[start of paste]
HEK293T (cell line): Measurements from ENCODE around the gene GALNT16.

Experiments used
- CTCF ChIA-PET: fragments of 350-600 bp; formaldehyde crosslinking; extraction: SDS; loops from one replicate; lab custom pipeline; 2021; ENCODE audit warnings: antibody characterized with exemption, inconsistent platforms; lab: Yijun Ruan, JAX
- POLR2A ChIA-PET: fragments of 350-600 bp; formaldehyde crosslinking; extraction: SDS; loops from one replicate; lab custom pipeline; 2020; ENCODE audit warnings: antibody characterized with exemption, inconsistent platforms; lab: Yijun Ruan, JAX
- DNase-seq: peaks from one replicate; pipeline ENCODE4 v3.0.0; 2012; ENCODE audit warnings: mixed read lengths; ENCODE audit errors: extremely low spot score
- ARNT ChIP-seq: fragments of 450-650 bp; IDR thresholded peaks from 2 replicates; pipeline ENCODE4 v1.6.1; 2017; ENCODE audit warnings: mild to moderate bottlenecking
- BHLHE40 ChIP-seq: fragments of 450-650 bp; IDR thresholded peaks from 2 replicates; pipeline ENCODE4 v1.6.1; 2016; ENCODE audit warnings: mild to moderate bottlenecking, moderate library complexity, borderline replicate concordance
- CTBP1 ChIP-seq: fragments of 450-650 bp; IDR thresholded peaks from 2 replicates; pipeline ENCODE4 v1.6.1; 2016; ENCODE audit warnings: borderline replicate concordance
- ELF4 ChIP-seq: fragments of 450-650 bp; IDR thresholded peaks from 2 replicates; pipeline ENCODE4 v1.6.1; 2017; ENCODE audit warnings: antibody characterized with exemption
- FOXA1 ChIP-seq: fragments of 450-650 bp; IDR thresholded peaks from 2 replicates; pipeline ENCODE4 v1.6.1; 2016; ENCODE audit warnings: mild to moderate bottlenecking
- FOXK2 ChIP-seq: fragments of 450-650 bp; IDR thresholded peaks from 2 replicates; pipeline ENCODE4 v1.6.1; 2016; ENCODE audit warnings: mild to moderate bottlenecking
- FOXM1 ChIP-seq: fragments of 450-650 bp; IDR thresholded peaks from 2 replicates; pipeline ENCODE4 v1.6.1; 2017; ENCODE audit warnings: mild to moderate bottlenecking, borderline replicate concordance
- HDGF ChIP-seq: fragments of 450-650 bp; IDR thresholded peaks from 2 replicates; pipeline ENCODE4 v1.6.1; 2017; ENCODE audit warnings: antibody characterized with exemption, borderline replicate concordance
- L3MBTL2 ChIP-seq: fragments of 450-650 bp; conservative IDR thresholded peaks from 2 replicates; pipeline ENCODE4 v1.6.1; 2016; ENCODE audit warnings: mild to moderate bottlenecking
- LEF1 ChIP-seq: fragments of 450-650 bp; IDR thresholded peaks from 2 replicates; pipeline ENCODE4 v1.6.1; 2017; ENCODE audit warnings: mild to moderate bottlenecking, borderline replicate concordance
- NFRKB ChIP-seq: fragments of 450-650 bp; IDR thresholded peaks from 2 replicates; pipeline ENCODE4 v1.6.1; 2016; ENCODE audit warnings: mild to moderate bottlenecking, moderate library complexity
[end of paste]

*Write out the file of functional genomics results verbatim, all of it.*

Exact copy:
HEK293T (cell line): Measurements from ENCODE around the gene GALNT16.

Experiments used
- CTCF ChIA-PET: fragments of 350-600 bp; formaldehyde crosslinking; extraction: SDS; loops from one replicate; lab custom pipeline; 2021; ENCODE audit warnings: antibody characterized with exemption, inconsistent platforms; lab: Yijun Ruan, JAX
- POLR2A ChIA-PET: fragments of 350-600 bp; formaldehyde crosslinking; extraction: SDS; loops from one replicate; lab custom pipeline; 2020; ENCODE audit warnings: antibody characterized with exemption, inconsistent platforms; lab: Yijun Ruan, JAX
- DNase-seq: peaks from one replicate; pipeline ENCODE4 v3.0.0; 2012; ENCODE audit warnings: mixed read lengths; ENCODE audit errors: extremely low spot score
- ARNT ChIP-seq: fragments of 450-650 bp; IDR thresholded peaks from 2 replicates; pipeline ENCODE4 v1.6.1; 2017; ENCODE audit warnings: mild to moderate bottlenecking
- BHLHE40 ChIP-seq: fragments of 450-650 bp; IDR thresholded peaks from 2 replicates; pipeline ENCODE4 v1.6.1; 2016; ENCODE audit warnings: mild to moderate bottlenecking, moderate library complexity, borderline replicate concordance
- CTBP1 ChIP-seq: fragments of 450-650 bp; IDR thresholded peaks from 2 replicates; pipeline ENCODE4 v1.6.1; 2016; ENCODE audit warnings: borderline replicate concordance
- ELF4 ChIP-seq: fragments of 450-650 bp; IDR thresholded peaks from 2 replicates; pipeline ENCODE4 v1.6.1; 2017; ENCODE audit warnings: antibody characterized with exemption
- FOXA1 ChIP-seq: fragments of 450-650 bp; IDR thresholded peaks from 2 replicates; pipeline ENCODE4 v1.6.1; 2016; ENCODE audit warnings: mild to moderate bottlenecking
- FOXK2 ChIP-seq: fragments of 450-650 bp; IDR thresholded peaks from 2 replicates; pipeline ENCODE4 v1.6.1; 2016; ENCODE audit warnings: mild to moderate bottlenecking
- FOXM1 ChIP-seq: fragments of 450-650 bp; IDR thresholded peaks from 2 replicates; pipeline ENCODE4 v1.6.1; 2017; ENCODE audit warnings: mild to moderate bottlenecking, borderline replicate concordance
- HDGF ChIP-seq: fragments of 450-650 bp; IDR thresholded peaks from 2 replicates; pipeline ENCODE4 v1.6.1; 2017; ENCODE audit warnings: antibody characterized with exemption, borderline replicate concordance
- L3MBTL2 ChIP-seq: fragments of 450-650 bp; conservative IDR thresholded peaks from 2 replicates; pipeline ENCODE4 v1.6.1; 2016; ENCODE audit warnings: mild to moderate bottlenecking
- LEF1 ChIP-seq: fragments of 450-650 bp; IDR thresholded peaks from 2 replicates; pipeline ENCODE4 v1.6.1; 2017; ENCODE audit warnings: mild to moderate bottlenecking, borderline replicate concordance
- NFRKB ChIP-seq: fragments of 450-650 bp; IDR thresholded peaks from 2 replicates; pipeline ENCODE4 v1.6.1; 2016; ENCODE audit warnings: mild to moderate bottlenecking, moderate library complexity